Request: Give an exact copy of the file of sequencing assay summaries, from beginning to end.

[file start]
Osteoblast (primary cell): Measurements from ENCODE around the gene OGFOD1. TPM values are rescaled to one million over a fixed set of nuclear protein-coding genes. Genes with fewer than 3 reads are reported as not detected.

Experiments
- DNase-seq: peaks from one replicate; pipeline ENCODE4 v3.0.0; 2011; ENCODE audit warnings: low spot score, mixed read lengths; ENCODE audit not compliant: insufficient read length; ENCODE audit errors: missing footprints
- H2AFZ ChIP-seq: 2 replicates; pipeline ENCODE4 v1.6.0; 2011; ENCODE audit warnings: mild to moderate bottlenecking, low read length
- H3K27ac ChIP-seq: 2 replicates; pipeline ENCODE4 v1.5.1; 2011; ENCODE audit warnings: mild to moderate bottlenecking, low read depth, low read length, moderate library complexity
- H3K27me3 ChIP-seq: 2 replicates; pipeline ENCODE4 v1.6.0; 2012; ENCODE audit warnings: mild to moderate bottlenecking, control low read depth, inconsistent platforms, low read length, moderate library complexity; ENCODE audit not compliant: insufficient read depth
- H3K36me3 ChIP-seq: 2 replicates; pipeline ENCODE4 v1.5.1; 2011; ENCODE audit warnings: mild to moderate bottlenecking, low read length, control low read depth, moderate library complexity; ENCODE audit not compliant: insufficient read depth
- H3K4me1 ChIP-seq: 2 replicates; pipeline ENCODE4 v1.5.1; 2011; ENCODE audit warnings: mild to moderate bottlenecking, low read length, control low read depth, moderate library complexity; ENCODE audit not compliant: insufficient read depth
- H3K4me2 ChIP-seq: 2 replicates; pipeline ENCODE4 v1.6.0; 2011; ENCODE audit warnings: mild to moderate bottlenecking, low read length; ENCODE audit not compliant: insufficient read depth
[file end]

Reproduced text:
Osteoblast (primary cell): Measurements from ENCODE around the gene OGFOD1. TPM values are rescaled to one million over a fixed set of nuclear protein-coding genes. Genes with fewer than 3 reads are reported as not detected.

Experiments
- DNase-seq: peaks from one replicate; pipeline ENCODE4 v3.0.0; 2011; ENCODE audit warnings: low spot score, mixed read lengths; ENCODE audit not compliant: insufficient read length; ENCODE audit errors: missing footprints
- H2AFZ ChIP-seq: 2 replicates; pipeline ENCODE4 v1.6.0; 2011; ENCODE audit warnings: mild to moderate bottlenecking, low read length
- H3K27ac ChIP-seq: 2 replicates; pipeline ENCODE4 v1.5.1; 2011; ENCODE audit warnings: mild to moderate bottlenecking, low read depth, low read length, moderate library complexity
- H3K27me3 ChIP-seq: 2 replicates; pipeline ENCODE4 v1.6.0; 2012; ENCODE audit warnings: mild to moderate bottlenecking, control low read depth, inconsistent platforms, low read length, moderate library complexity; ENCODE audit not compliant: insufficient read depth
- H3K36me3 ChIP-seq: 2 replicates; pipeline ENCODE4 v1.5.1; 2011; ENCODE audit warnings: mild to moderate bottlenecking, low read length, control low read depth, moderate library complexity; ENCODE audit not compliant: insufficient read depth
- H3K4me1 ChIP-seq: 2 replicates; pipeline ENCODE4 v1.5.1; 2011; ENCODE audit warnings: mild to moderate bottlenecking, low read length, control low read depth, moderate library complexity; ENCODE audit not compliant: insufficient read depth
- H3K4me2 ChIP-seq: 2 replicates; pipeline ENCODE4 v1.6.0; 2011; ENCODE audit warnings: mild to moderate bottlenecking, low read length; ENCODE audit not compliant: insufficient read depth